In a decision that has dismayed disability rights advocates, the U.S. Supreme Court has determined that emotional distress is not sufficient to sue for discrimination under federal civil rights statutes. The Court ruled 6-3 against an individual with multiple disabilities who sued a rehabilitation facility for discrimination, holding that there is no case unless victims can prove they suffered economic harm.
Jane Cummings is deaf and legally blind, relying predominately on American Sign Language to communicate. When a Texas rehabilitation facility failed to accommodate her requests for a sign language interpreter during her physical therapy sessions, Cummings filed a lawsuit.
She accused the rehab provider of discriminating against her based on her disabilities, violating the Rehabilitation Act of 1973 as well as the Affordable Care Act. These federal laws, which cover people with disabilities, both apply to the facility because it receives federal funding.
According to a federal district court and appeals court, however, Cummings endured only emotional distress in this case. Emotional harm, the courts found, is insufficient for seeking damages. In April, the Supreme Court affirmed that “emotional distress damages are not recoverable in a private action.”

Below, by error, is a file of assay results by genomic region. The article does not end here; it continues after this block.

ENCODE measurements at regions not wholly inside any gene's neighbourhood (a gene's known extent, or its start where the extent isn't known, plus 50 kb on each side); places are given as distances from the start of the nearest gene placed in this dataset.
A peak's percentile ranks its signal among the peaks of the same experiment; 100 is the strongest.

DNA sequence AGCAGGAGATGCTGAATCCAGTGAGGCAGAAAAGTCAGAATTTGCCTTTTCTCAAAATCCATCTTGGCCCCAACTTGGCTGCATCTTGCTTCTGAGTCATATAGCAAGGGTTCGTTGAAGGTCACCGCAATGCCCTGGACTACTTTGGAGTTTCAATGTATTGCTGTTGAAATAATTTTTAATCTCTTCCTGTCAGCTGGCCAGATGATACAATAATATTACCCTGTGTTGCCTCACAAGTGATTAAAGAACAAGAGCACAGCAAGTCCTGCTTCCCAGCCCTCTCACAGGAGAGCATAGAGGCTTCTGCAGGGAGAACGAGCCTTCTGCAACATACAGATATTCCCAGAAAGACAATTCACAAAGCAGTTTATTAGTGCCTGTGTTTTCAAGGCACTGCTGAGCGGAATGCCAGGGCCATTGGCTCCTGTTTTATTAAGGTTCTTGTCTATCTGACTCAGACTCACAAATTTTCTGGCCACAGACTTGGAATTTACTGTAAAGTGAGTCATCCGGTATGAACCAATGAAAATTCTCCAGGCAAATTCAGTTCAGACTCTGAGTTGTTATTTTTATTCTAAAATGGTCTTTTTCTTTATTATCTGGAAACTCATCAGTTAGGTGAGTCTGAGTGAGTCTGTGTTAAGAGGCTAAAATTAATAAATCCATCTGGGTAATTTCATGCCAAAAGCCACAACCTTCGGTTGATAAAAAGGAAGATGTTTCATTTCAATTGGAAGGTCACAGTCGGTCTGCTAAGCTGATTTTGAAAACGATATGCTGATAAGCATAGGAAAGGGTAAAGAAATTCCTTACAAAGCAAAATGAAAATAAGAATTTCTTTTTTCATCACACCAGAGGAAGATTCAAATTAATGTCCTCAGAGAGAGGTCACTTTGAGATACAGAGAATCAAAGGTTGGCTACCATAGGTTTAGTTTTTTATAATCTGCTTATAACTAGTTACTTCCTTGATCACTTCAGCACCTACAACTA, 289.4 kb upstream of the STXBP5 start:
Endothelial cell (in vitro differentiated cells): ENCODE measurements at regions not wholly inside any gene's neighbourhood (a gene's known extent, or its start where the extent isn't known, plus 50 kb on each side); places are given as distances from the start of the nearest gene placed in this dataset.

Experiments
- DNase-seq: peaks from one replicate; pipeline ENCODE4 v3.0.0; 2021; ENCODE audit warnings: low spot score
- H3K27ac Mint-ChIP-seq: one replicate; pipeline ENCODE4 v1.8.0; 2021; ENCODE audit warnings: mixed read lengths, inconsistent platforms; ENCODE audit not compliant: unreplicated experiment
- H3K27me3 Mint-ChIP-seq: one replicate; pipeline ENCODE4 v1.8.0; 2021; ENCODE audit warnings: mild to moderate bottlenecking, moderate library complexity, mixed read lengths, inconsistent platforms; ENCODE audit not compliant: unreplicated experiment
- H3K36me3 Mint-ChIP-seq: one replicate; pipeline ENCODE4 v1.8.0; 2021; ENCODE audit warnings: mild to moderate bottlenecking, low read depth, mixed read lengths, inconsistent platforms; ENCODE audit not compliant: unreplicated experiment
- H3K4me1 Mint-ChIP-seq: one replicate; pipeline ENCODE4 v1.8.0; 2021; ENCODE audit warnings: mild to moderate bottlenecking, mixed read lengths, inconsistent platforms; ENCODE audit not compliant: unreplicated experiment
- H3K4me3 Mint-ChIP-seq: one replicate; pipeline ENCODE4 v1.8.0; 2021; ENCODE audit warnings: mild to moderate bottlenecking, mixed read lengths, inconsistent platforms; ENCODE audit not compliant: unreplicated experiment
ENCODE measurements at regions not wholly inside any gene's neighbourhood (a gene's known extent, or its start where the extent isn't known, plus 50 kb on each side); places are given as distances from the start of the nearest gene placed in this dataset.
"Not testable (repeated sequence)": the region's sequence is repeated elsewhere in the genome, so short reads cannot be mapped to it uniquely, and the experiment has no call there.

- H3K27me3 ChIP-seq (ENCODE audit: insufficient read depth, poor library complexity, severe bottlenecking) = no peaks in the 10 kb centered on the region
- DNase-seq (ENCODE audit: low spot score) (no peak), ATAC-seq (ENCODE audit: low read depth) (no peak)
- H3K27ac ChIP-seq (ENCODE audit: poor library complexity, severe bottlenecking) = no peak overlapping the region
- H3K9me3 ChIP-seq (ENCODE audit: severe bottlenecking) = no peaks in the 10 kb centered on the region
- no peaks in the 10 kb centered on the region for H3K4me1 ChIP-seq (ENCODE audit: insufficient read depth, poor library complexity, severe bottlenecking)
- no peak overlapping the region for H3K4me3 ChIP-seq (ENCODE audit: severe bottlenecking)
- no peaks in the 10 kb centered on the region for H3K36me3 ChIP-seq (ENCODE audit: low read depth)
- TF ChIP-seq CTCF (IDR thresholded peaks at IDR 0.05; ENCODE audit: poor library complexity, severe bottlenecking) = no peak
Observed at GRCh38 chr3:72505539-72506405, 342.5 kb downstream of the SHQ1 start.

On behalf of the majority, Chief Justice John G. Roberts Jr. wrote that the court had concluded the rehab facility, although it accepts federal funds, cannot be treated “as having consented to be subject to damages for emotional distress.”
Justice Stephen G. Breyer wrote in his dissent that the court’s decision conflicts with the “basic purposes that antidiscrimination laws seek to serve.” The decision, he said, denies victims of discrimination the ability to recover any monetary damages unless they have faced economic consequences, “even though the primary harm inflicted by discrimination is rarely economic.”
Disability rights advocates nationwide are expressing disappointment over the decision.
“This ruling deprives people with disabilities of justice,” said Peter Berns, CEO of advocacy group The Arc. “These civil rights statutes are intended to protect the rights of people with disabilities and other historically disenfranchised groups.”
The Supreme Court’s ruling, Berns adds, “diminishes the dignity and respect that people with disabilities deserve and are entitled to as full members of our society.”
“Compensation for emotional distress,” wrote the ACLU in a brief it had submitted with several other organizations last year, is “sometimes the only remedy available at all.”